The ECM stands for inclusivity, although this is mostly limited to an openness to different ideas about God than demographic inclusivity. As Marti and Ganiel explain, emerging congregations are not diverse ethnically and socio-economically: nearly 93% of respondents identify as White, nearly 40% have college or vocational school degrees, 12% have post-college education and 23% have graduate degrees. They are also overwhelmingly Protestant with over 60% having a background in either from mainline protestant or evangelical churches (p. 205). In the book, the emerging movement comes across as far too cohesive with no reflection on the cultural differences across the US, or between the US and the UK. The US loom large, perhaps inevitably, however British Christianity has a relatively long history in alternative worship, from the ‘Nine O’Clock Service’ to today’s ‘Fresh Expressions’, which long predate the term ‘emerging’. Most importantly, the UK more secular context than the US could have inspired a reflection on the relationship between secularisation and shifts in religious consciousness.
The ECM is born out of a critique of what some Christians see as stale bureaucratic churches, as well as ‘consumer megachurches’. Christians in ECM want a more genuine, authentic, energising Christianity. They want participatory and non-hierarchical churches, experimental worship based on the talents of individual congregants, and, above all, an emphasis on inclusivity, especially on theological matters. These goals, however, were also those of early megachurches, as described by Donald Miller in his book Reinventing American Protestantism. Those churches employed professional and business-like structures to reach as many people as possible. The tide has perhaps turned, as shown by Bill Hybels, leader of Willow Creek, one of the most influential churches in the US, who has admitted recently that the focus on professionalism and participation in church programmes has not led to spiritual growth. Marti and Ganiel do not inquire into the failings of megachurches preferring to focus on the voices of those who have turned to ECM. However, this focus prevents the authors from considering whether megachurches were always intrinsically too strict, homogeneous, and with consumerist tendencies, or whether the structures and business ethics taken up to ensure church growth have shaped them accordingly. A reflection on this might have gone some way to answer questions over the possibility of the ‘emerging church’ being just another wave of people seeking welcoming communities that might morph into something institutional tomorrow. It is true that Miller’s seeker megachurches did not deconstruct Christianity; indeed, those churches specifically eschewed theological discussion and used the megachurch language of ‘purpose-drivenness’ to camouflage specific beliefs and narratives. At the core of the emerging church lies, in the account of Marti and Ganiel, a church that deconstructs by engaging explicitly with theology and by retrieving and re-interpreting tradition, something shunned and even condemned by many megachurches. Marti and Ganiel argue persuasively, that there has been a significant change in Protestant consciousness in the US and the UK, making this book a valuable resource for navigating a changing religious landscape.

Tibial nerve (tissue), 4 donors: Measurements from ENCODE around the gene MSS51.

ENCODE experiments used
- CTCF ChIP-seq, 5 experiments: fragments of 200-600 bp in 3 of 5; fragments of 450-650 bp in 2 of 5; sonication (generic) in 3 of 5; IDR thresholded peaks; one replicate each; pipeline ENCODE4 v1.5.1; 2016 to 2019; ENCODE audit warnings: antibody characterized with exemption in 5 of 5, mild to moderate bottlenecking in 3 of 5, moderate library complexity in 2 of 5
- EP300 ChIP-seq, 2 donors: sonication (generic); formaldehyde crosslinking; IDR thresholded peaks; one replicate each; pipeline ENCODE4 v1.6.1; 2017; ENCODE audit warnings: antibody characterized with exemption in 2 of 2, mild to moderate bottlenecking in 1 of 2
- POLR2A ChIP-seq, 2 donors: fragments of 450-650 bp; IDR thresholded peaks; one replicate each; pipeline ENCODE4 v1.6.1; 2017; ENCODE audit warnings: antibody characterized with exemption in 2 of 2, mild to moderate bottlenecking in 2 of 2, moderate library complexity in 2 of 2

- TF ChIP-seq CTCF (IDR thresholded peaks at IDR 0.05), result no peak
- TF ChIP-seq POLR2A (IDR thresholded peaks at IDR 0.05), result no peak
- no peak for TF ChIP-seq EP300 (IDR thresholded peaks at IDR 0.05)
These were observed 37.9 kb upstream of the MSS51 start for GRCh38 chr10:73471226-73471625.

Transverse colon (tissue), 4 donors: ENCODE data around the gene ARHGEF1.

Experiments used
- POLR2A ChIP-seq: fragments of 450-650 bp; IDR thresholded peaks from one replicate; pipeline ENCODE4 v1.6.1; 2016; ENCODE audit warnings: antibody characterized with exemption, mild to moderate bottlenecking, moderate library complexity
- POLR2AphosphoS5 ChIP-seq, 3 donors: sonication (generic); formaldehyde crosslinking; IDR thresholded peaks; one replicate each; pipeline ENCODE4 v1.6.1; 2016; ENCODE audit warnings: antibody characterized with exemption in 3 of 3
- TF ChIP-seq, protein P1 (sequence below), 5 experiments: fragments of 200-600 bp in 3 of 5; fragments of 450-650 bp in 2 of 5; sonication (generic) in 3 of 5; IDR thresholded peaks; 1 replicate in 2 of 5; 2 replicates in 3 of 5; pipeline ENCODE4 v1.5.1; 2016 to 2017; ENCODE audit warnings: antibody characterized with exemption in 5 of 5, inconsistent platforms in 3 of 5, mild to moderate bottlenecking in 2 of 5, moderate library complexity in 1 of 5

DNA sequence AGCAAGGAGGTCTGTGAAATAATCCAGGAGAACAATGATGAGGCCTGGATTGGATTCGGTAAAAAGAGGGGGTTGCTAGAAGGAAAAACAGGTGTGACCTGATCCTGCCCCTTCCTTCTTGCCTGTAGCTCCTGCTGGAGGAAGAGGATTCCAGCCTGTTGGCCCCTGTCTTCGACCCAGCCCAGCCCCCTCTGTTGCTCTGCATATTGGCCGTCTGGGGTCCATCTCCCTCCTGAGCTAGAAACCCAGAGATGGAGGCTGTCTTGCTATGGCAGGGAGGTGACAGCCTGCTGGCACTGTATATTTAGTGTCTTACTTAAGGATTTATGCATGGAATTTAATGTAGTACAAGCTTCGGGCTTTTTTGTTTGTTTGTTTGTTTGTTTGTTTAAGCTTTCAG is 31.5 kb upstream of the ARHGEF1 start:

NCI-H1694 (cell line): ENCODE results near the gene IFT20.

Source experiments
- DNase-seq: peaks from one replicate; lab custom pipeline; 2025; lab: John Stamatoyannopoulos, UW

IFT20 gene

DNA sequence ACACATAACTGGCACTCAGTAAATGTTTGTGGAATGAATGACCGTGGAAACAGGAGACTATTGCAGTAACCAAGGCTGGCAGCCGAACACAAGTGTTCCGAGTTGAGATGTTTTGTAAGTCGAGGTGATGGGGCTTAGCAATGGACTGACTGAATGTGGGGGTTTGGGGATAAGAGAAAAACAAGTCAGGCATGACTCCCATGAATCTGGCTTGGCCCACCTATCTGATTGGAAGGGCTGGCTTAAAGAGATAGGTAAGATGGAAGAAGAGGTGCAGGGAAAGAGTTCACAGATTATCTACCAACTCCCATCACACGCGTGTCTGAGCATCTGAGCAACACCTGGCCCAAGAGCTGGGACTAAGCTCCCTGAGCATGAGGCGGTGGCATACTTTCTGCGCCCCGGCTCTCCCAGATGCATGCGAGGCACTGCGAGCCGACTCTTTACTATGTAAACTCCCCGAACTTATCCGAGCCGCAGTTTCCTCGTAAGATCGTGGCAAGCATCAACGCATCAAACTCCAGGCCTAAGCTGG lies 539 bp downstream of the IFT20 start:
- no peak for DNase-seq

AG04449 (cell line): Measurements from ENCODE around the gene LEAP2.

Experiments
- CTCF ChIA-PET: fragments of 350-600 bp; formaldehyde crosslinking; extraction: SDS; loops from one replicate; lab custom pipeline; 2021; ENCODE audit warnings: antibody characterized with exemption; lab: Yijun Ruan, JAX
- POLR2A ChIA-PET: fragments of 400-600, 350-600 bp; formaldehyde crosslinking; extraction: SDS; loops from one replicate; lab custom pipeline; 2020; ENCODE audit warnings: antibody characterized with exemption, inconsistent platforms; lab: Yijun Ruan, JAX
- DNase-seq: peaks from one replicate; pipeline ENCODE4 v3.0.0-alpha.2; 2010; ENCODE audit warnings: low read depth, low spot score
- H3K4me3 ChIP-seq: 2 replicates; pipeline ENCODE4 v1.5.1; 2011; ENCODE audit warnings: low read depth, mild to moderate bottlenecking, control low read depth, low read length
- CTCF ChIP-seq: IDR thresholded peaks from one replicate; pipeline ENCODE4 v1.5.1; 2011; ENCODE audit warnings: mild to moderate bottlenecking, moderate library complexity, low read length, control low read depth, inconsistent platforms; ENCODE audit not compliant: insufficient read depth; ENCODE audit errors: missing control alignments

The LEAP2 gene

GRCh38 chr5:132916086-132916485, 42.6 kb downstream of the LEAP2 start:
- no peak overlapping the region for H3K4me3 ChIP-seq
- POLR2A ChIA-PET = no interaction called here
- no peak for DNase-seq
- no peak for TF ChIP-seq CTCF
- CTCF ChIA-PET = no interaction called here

The author declares that they have no competing interests.